The experience for listeners lacking a knowledge of the ancient tongue of Cymru (the Celtic term for Wales) may be one of uneasy enchantment.
While Catatonia had a fetchingly pretty vocalist and Gorky’s Zygotic Mynci a winningly folksy saunter, their Welsh peers in Super Furry Animals preferred pranks and poses. These bands from the mid-1990s all sprang out on Ankst Records’ prolific roster. Between 1988 and 1997, about 80 releases from this indie label emerged, many of which shook up the styles of their homeland’s often staid music. Acts elevated the prominence of the Welsh language (and occasionally direct activism) in trip-hop, dub, or house music as well as pop and rock. Out of this milieu, SFA started off eclectically. Their techno impulses soon widened into glam, neo-psychedelic and progressive strands, roughly equivalent, perhaps, to America’s Flaming Lips. Out of Cardiff, SFA scored with Fuzzy Logic (1996) and Radiator (1997), gained notoriety for sampling Steely Dan for “The Man Don’t Give a Fuck” and entered 1996’s summer pop festivals in a tank (whose costs may have hastened the dissolution of their label, Creation Records).
Therefore, SFA had a reputation to live up to after Guerrilla (1999). The middle of 2000 took the five musicians into into a calmer, quieter direction. Their growing tendency towards softer delivery of gentler melodies surfaced, this time as fifteen tracks sung by Gruff Rhys entirely in Welsh. (“Mwng”=”mane” in English; the cover shows a goat smoking a pipe.) Like much of the indie scene two-odd-decades ago, SFA tilted towards a Beach Boys’ evocation of sophisticated but accessible, and at times ambitious and playful, carefree, spacy pop. Huw Bunford’s guitar support and backing vocals add to the frothy mixture of processed sounds floating out of Cian Ciarân’s keyboards and gadgets. The experience for listeners lacking a knowledge of the ancient tongue of Cymru (the Celtic term for Wales) may be one of uneasy enchantment. Lyrics wander about while sweetly slurred elisions in Cymraeg alter with turbulent fricatives, which echo pleasingly the thick flow of off-kilter chants or light lilts.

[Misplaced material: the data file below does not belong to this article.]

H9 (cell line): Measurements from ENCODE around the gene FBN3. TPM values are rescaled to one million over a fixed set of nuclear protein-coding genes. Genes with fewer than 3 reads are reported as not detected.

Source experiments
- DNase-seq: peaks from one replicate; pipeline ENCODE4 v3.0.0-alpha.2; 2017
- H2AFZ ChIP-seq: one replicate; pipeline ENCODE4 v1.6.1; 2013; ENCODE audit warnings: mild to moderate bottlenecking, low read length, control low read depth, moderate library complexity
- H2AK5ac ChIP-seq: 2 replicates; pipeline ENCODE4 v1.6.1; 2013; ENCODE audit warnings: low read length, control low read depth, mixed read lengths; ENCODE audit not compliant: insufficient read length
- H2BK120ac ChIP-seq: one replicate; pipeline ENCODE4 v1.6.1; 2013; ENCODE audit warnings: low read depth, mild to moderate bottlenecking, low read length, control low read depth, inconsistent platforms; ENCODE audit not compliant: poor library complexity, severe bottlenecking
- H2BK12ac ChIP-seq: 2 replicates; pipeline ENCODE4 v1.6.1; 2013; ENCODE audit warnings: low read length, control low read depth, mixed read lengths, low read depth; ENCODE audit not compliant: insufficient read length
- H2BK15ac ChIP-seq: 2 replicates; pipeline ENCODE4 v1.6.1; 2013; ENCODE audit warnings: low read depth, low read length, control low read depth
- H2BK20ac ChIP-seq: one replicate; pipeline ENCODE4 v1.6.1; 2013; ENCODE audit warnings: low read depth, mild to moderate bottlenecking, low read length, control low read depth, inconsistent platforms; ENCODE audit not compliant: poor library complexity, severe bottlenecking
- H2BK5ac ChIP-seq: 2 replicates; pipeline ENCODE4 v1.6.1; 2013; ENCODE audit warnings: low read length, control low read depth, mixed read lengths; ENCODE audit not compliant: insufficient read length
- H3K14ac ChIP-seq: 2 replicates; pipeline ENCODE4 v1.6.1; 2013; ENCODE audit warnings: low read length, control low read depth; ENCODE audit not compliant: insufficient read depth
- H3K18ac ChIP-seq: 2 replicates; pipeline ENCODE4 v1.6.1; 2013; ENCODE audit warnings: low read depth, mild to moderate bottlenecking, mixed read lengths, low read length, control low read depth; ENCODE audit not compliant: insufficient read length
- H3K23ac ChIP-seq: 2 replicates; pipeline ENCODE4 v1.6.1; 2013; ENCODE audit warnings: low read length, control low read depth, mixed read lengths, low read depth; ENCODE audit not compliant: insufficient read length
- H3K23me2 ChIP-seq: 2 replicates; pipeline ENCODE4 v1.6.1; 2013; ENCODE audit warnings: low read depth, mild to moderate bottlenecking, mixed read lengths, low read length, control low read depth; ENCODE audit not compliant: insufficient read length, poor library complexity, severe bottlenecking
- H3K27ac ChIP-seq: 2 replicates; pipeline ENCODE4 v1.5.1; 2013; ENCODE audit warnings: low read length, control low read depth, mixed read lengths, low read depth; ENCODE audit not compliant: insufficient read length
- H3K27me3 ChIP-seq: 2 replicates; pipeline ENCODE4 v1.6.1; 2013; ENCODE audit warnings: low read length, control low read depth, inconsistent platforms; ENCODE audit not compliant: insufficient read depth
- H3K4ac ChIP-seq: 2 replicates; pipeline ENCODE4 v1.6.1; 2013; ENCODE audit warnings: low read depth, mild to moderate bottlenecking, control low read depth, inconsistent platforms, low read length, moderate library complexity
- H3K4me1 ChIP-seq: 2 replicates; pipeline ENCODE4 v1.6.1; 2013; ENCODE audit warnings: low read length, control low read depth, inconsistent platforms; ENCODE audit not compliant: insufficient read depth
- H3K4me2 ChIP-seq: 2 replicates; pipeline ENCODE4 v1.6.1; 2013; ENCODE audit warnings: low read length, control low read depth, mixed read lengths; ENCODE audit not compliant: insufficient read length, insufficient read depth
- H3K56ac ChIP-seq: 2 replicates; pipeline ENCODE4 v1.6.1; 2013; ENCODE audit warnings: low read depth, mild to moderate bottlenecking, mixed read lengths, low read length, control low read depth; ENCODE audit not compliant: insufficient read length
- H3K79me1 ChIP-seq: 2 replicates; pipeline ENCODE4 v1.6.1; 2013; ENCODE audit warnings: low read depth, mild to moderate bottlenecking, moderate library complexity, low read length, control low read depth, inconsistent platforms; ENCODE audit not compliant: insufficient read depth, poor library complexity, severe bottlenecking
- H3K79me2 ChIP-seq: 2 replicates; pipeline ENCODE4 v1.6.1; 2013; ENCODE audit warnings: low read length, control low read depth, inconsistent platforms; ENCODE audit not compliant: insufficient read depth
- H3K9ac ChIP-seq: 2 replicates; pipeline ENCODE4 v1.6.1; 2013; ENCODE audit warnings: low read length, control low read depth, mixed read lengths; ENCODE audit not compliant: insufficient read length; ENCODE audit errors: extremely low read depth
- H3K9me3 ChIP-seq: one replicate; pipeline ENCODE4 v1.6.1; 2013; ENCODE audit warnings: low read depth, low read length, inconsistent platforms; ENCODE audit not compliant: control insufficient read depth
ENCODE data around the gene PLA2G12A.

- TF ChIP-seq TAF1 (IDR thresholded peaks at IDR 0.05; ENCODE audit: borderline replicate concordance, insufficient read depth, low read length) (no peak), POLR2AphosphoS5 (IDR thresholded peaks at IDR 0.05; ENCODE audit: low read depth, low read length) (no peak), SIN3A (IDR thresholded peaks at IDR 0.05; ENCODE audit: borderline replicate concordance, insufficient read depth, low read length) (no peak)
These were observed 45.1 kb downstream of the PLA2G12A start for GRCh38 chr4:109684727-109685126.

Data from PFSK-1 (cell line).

Apparently these tracks stayed shelved for a while prior to recording, and that process took little time that summer of ’00. SFA’s English-language releases, before as after Mwng, take on more, with larger budgets afforded to production and composition. For all of SFA’s casual air, the off-handed nature of Mwng found an audience. Its highlight barely missed the Top Ten in Britain, no small feat for a tune sung in Welsh. As if an Austin Powers bop-freak-out, on the appropriately titled “Ysbeidiau Heulog” (“Sunny Intervals”) keyboards whirl and spin up a heady tribute to later stages of the British Invasion, as the drugs changed. Other inclusions dip into the band’s predilections for giddy or bleary songs that bounce along or lumber through.
Guto Pryce on bass and Dafydd Ieuan on drums provide a solid rhythm section, the veteran pair having played with Rhys in the earliest incarnation of what evolved into SFA. The quintet craft sharp arrangements that one’s proverbial “repeated listenings” bring out subtly. Once the pacing and moods of the articulated Welsh words settle in, they cushion and boost Rhys’ willful swoons and croons. The album re-creates the woozy feeling of waking up from a midsummer’s dream, whether night or day. The band’s determined experimentation may settle down in Mwng into more familiar arrangements than in SFA’s techno guise, but charm lingers.